The Big Scene Monologue
|The Big Scene Monologue by Arthur Schnitzler|
EDGAR: Mr. Herbot, I don't feel disposed to doubt your mood and, I take it, there is no question about mine. Don't let's go through a scene of high-sounding words. Mr. Herbot, we want, if possible--and to me it is possible--to talk like two men--no, let alone every vanity and every question of honor in the accepted sense, like two human beings. I ask you for the last time, Mr. Herbot, please to abandon the manner you have assumed thus far. I don't for a moment question the correctness of it. But please understand that a human being confronts you now, Mr. Herbot, one who demands nothing but the truth, whatever it may be. You follow me, Mr. Herbot? One who, however poignant it may be, is ready to bear it. Understand me, please, Mr. Herbot, I come neither in the guise of a fool nor as an avenger to one who is either a knave or who has been unjustly so accused. Human to human! If it fell out as I suspect, Mr. Herbot, it probably was no dastardly act. If otherwise, then it wasn't very far from it. But no matter what has happened, nothing in the world could force us to face one another with pistols so that one of us might-- [HERBOT starts to speak.] Not yet. You're going to go on lying, I suppose. But please listen to what I have to say. I have lived through many things--I know what a mere fragrance, what the perfume of summer evenings can do with us. I know, too, how far behind us we can thrust our lot like a dream which has been told as a tale by a stranger. And I know that I am prepared to endure anything, except uncertainty. I can forgive everything but lies. See how easy the truth is made for you! I trust you are beginning to understand. Or do you suspect perhaps that I am laying a trap for you, unawares. I have, I think, surrendered myself completely into your hands, Mr. Herbot. I've stood here like the most pitiful clown. If I had wanted to take advantage of your confession and entrap you and then to resume the affronted bridegroom; if this were so, you would be at liberty to deny me all satisfaction, spit in my face for, whatever you may have done, I should have been viler than you by far. Can you hesitate still, Mr. Herbot? Never, I feel, has one man spoken to another as I have done to you. Were you Daisy's lover? You are silent? You must speak. You must speak the truth, before it is too late. Yes, Mr. Herbot, before it is too late. For should I casually learn the truth later--and things of this sort are known to exist; there are such things as belated confessions by women--then ... then I won't hesitate to strike you down.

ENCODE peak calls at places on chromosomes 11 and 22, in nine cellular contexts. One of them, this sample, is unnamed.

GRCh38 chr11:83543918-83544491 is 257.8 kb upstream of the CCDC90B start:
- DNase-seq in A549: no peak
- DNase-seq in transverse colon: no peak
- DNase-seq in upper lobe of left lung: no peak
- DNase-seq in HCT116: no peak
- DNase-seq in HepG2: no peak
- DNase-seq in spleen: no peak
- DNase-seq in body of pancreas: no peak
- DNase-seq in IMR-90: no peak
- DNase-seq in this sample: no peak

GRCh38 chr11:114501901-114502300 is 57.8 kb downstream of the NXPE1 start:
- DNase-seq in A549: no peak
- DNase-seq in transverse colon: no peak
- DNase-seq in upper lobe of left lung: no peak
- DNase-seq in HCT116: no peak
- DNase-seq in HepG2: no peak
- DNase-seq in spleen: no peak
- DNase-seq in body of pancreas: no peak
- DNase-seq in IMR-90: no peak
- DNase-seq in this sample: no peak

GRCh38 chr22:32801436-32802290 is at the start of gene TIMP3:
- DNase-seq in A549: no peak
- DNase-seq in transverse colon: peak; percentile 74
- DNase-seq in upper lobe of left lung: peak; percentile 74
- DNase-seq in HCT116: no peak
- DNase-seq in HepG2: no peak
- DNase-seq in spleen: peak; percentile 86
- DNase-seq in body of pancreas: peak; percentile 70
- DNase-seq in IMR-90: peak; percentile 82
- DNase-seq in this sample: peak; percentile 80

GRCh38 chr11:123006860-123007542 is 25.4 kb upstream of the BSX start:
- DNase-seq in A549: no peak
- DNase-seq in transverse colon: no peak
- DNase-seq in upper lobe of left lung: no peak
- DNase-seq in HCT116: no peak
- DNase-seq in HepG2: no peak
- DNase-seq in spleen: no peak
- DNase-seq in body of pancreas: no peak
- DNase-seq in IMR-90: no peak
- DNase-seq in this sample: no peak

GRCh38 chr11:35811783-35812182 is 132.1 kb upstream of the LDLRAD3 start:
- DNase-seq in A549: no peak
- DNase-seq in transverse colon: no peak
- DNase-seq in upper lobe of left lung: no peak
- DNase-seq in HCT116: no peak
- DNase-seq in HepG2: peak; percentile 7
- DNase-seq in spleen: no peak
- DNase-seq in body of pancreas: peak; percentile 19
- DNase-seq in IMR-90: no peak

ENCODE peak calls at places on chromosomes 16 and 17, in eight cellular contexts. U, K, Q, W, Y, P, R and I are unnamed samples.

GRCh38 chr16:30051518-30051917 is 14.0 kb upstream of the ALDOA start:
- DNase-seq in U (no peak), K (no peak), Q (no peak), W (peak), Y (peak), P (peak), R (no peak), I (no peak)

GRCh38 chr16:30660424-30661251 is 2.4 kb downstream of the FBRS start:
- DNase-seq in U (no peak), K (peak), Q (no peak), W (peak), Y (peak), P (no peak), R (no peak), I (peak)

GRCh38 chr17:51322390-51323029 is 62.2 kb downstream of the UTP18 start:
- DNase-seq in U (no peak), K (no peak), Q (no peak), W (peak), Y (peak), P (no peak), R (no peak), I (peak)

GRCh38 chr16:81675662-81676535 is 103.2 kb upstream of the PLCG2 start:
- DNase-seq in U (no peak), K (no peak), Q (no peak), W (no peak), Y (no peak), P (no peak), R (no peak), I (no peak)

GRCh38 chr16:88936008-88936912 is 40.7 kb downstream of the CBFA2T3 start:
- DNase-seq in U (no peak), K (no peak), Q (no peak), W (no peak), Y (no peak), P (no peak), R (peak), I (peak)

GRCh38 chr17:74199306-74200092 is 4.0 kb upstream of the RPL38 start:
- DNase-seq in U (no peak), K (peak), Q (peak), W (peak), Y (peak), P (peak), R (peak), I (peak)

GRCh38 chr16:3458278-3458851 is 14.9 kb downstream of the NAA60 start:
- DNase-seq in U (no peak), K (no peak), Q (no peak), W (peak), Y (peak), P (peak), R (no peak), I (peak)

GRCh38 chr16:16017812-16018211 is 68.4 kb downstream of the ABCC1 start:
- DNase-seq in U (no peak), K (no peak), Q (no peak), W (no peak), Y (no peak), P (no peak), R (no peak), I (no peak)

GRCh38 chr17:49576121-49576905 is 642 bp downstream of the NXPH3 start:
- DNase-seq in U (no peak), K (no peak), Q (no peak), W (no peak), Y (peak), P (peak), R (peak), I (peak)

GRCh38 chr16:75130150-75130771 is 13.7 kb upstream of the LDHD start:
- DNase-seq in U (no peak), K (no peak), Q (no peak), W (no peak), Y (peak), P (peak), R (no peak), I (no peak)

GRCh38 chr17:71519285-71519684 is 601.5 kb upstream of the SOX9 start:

Credits: Reprinted from Comedies of Words and Other Plays. Trans. Pierre Loving. Cincinnati: Stewart Kidd Company, 1917.